For now, Jack’s vocabulary doesn’t extend past “dada,” “mehm-mehm-mehm-mehm,” and “ba-ba-ba-ba.”.  But eventually, he and I will be able to have some normal conversations during the morning and afternoon car rides.  I can ask him what he learned in pre-school that day.

Until then, we’re both just sort of in our shared solitude, looking in opposite directions.  Every so often though, I turn around real quick to make sure he hasn’t somehow escaped his car seat and wandered off.  Then I see those happy little feet and know that my baby is still on board.

Look how cool Honda Elements are! The back seats can fold up and into the side of the car or all the way back (as seen in the picture of this one).

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My Best Friend is a Girl

Wednesday, July 27th, 2011

Eight months.

We have been told more than a few times that we look like brother and sister.  Nope, we’re best friends. Oh yeah, and we happen to be married, too.

(Pictured right: St. Patrick’s Day 2007- We had been dating for about a month.)

Having spent my teenage years during The Nineties, the music I will always truly love the most is from the grunge and alternative era. In fact, I proudly continue to buy the new albums of those same bands that are still around like Counting Crows, Live, Matchbox Twenty (Rob Thomas), and Third Eye Blind.  And that is why I continue to remain a huge fan of Weezer. For many, if Weezer was ever relevant in any way, it was in 1995 with their hit “Buddy Holly.”

But as long as each year Weezer releases yet another self-titled or bizarrely named new album, I will surely be digging it. Yesterday in the car I was listening to their song “My Best Friend,” which never really stood out to me before.  But as I listened to the lyrics, I thought of my wife:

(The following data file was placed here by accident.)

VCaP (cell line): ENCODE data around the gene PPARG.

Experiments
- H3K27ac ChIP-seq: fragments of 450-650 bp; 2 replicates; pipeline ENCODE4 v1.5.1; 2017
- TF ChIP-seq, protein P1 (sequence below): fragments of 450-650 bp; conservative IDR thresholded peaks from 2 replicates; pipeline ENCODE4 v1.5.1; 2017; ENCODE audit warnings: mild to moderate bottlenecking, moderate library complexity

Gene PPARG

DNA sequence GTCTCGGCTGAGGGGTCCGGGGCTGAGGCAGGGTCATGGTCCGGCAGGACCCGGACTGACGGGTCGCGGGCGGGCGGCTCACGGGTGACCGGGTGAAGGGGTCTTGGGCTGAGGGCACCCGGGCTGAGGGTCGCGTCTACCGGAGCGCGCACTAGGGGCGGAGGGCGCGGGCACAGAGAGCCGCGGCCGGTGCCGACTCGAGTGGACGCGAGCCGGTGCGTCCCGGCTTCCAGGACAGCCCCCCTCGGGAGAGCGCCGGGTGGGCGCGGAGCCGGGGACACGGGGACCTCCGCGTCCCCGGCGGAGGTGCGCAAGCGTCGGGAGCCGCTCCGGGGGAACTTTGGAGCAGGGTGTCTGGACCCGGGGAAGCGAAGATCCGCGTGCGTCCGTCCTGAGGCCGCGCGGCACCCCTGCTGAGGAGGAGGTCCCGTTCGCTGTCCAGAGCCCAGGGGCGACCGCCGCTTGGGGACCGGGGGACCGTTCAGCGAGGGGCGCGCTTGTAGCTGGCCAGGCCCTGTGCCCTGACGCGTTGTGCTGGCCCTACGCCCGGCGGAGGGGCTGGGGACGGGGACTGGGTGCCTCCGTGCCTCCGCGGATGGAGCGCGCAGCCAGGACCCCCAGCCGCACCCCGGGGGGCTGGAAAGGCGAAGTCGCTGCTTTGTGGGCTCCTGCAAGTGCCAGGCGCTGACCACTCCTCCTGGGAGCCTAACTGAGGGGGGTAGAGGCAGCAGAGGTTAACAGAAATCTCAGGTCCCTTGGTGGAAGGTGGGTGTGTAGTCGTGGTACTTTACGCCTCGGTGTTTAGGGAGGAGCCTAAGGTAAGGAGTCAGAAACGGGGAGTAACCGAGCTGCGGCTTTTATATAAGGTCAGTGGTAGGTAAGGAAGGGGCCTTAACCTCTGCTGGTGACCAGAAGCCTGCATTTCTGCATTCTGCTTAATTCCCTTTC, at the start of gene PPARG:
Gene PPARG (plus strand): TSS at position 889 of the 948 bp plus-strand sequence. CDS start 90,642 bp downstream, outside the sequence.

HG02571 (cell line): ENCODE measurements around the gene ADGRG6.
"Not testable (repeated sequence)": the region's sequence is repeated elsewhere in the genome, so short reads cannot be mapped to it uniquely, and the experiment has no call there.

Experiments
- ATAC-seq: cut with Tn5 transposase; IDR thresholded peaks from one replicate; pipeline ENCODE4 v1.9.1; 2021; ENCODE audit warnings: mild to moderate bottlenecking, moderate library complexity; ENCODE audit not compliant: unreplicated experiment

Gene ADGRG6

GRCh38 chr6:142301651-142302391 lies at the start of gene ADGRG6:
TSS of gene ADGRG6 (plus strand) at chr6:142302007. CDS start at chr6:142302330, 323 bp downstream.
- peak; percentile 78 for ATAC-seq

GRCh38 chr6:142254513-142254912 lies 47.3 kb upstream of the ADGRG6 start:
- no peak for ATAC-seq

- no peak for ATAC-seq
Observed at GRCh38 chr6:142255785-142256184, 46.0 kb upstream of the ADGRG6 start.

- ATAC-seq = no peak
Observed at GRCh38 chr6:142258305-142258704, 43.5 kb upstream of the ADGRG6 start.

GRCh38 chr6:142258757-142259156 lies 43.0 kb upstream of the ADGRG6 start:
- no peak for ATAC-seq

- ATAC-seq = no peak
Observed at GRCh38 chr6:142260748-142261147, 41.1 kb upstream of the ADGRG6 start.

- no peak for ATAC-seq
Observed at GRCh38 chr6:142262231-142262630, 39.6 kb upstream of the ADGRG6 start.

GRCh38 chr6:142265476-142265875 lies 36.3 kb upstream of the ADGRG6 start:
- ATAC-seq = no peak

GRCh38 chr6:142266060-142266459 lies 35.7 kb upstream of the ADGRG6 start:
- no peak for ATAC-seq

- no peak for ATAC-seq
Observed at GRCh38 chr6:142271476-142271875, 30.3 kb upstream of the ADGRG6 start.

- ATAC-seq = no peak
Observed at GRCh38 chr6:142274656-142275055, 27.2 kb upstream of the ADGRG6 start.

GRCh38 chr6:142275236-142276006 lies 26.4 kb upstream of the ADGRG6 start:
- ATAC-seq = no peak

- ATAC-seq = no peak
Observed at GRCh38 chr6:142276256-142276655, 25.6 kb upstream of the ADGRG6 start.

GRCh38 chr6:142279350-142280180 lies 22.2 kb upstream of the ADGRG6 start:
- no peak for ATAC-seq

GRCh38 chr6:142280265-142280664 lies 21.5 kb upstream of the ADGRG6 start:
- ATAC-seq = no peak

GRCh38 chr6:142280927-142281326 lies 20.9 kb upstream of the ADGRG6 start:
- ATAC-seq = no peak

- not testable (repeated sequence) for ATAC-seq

“You are such a blessing and I won’t be messing with the one thing that brings light to all of my darkness. You’re my best friend and I love you… I’m here right beside you. I will never leave you.”

And it hit me: My wife really is my best friend!

But it’s not simply a romanticized idea. In fact, the thing that actually helps me to truly grasp the concept of my wife being my best friend is by removing any romantic aspects from our relationship. It’s a struggle, but if for a moment, I view my wife and myself not as a woman and man, but instead just two souls, I can catch a glimpse of us how we are best friends in addition to being married and in love.

Of course, both of us do have our close, same-gendered friends that we talk to.  And that’s very important. But as a married couple, we refuse to let much time go by if we sense that the other is “in a moment” where they need some empathy or direction. As I always say, we strongly value communication in our marriage.

Ultimately, being best friends in a marriage often means transcending the romantic elements of the relationship. Sure, it still includes and depends on those necessary romantic elements, but it’s so much more than being in love.

I guess for me, the only way I could have ever been married was to know that I had found and was marrying my best friend.  And that’s exactly what happened to me.

Our Timeline:

October 5th, 2006: we met for the first time at a taping of CMT Crossroads

February 5th, 2007: our first date at a John Mayer concert

January 14th, 2008: I proposed

July 5th, 2008: our wedding day

November 16th, 2010: our son was born

All pictures with the “JHP” logo were taken by Joe Hendricks Photography: